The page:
People must also live a healthier way of life. Every citizen should do more to prevent illness, by stopping smoking, drinking less alcohol and doing more exercise. It is not inaccurate to say that 80 to 90 percent of illnesses could be prevented through lifestyle adjustments.

Of course, the country should provide insurance for the impoverished groups. What does full healthcare coverage mean? It means that the rich should subsidize the poor, the healthy help the sick. A good health insurance program should cover all the people and be led by the government.

The third challenge is furthering reform in public hospitals. Preliminary success has been made in eliminating old policies which encouraged hospitals to rely on medicine sales to fund their operation. But more efficient management is still needed to push reform further.

In July, the Chinese film Dying to Survive took the domestic market by storm. It is about a man who smuggled unlicensed leukemia medication from India to help poor patients unable to afford the more expensive, officially licensed version in China. The film ignited public debate on the prohibitive costs of cancer medication. Now, China is starting to include some cancer medications into its health insurance basket. What is your opinion on the matter?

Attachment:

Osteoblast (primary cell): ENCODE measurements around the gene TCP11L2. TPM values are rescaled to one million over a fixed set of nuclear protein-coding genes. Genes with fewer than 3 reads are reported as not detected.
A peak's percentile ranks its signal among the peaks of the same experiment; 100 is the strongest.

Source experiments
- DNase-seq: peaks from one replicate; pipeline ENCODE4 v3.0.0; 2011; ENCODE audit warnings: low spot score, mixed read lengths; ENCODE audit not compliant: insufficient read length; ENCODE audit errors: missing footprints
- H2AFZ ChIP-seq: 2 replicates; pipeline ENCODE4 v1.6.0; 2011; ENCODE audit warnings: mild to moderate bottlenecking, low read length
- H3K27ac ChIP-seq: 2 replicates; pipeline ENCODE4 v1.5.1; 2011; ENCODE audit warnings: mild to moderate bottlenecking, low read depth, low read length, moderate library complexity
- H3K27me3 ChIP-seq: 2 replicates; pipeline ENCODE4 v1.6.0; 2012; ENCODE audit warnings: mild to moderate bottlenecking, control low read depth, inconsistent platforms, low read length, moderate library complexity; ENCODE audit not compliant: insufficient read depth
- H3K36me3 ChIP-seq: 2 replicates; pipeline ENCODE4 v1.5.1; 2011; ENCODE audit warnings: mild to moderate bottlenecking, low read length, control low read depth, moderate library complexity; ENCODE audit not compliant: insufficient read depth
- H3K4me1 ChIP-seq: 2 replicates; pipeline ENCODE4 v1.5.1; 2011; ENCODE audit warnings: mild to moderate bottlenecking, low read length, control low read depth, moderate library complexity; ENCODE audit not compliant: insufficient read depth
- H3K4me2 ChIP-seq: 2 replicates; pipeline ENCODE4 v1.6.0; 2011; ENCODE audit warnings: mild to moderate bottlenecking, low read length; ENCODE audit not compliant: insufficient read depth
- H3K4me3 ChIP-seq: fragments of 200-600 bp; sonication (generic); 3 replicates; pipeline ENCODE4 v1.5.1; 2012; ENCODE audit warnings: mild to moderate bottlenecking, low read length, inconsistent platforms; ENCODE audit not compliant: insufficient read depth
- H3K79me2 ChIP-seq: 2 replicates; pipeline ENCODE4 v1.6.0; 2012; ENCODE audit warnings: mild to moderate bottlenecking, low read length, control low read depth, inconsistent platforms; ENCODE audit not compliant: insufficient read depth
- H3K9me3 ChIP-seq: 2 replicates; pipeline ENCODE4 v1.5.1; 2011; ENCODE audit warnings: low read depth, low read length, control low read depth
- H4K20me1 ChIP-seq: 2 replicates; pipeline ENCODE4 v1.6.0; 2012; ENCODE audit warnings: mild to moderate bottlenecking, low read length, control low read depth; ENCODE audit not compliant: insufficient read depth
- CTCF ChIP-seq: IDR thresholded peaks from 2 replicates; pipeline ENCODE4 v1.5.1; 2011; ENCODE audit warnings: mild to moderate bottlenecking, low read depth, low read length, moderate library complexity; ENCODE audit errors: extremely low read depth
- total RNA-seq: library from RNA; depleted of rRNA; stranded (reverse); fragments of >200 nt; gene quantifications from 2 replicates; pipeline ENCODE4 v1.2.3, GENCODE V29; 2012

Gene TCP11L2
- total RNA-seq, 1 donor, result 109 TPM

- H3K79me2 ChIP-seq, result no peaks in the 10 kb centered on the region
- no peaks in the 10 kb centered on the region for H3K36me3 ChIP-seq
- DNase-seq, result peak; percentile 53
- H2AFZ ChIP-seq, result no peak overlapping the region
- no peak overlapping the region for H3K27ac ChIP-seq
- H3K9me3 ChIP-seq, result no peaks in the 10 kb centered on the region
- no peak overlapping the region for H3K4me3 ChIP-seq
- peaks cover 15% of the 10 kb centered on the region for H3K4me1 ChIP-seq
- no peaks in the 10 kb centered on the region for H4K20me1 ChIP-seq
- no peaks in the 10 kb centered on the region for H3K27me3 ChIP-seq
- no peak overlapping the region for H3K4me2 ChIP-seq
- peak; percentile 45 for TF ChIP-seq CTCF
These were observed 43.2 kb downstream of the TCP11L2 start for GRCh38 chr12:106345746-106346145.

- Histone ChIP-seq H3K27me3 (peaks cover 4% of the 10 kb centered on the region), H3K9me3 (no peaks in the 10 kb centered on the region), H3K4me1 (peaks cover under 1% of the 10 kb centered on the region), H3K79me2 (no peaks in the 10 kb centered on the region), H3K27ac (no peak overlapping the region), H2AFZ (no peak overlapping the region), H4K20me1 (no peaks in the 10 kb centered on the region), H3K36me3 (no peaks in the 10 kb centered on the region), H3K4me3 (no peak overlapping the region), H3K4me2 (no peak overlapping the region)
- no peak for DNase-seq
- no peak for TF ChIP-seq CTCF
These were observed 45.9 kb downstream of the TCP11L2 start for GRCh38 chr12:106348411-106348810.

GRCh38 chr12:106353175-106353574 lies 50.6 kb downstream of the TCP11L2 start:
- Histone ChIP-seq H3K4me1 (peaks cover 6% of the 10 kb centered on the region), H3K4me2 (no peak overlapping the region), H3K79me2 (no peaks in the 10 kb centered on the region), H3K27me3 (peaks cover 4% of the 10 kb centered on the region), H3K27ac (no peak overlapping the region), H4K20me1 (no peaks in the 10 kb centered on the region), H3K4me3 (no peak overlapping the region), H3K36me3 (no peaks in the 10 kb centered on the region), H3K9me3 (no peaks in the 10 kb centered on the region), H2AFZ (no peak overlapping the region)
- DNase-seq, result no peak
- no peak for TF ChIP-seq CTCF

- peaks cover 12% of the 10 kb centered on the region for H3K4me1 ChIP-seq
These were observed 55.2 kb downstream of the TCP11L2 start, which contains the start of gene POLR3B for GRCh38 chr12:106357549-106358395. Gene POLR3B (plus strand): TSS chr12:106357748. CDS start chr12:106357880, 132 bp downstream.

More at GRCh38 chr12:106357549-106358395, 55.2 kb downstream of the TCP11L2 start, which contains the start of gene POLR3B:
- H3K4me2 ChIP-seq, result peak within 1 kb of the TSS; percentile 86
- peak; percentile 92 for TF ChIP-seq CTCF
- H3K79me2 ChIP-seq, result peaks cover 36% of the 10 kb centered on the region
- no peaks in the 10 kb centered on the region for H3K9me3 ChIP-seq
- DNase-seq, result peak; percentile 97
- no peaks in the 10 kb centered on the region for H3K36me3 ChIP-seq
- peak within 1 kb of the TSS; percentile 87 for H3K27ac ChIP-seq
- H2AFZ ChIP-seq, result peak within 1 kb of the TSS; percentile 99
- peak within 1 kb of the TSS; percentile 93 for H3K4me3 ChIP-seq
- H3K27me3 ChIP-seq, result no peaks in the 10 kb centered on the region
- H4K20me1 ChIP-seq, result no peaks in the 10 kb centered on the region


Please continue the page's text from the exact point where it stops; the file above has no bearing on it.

I watched the film during my last stay in Beijing. The film highlights a complicated problem. We must protect the Intellectual property (IP) of brand-name drugs. Pharmaceutical companies, which invest a lot in the creation of these drugs, expect a certain return on that investment. But of course, they also need to shoulder a certain level of social responsibility.

In addition to basic health insurance, the government should do more to alleviate the burden of medical expenses on its citizens. Measures like removing tariffs on cancer drugs and further cutting drug rebates are a step in the right direction. In fact, the inclusion of certain cancer drugs in the medical insurance system is a way to relieve the burden of medical expenses.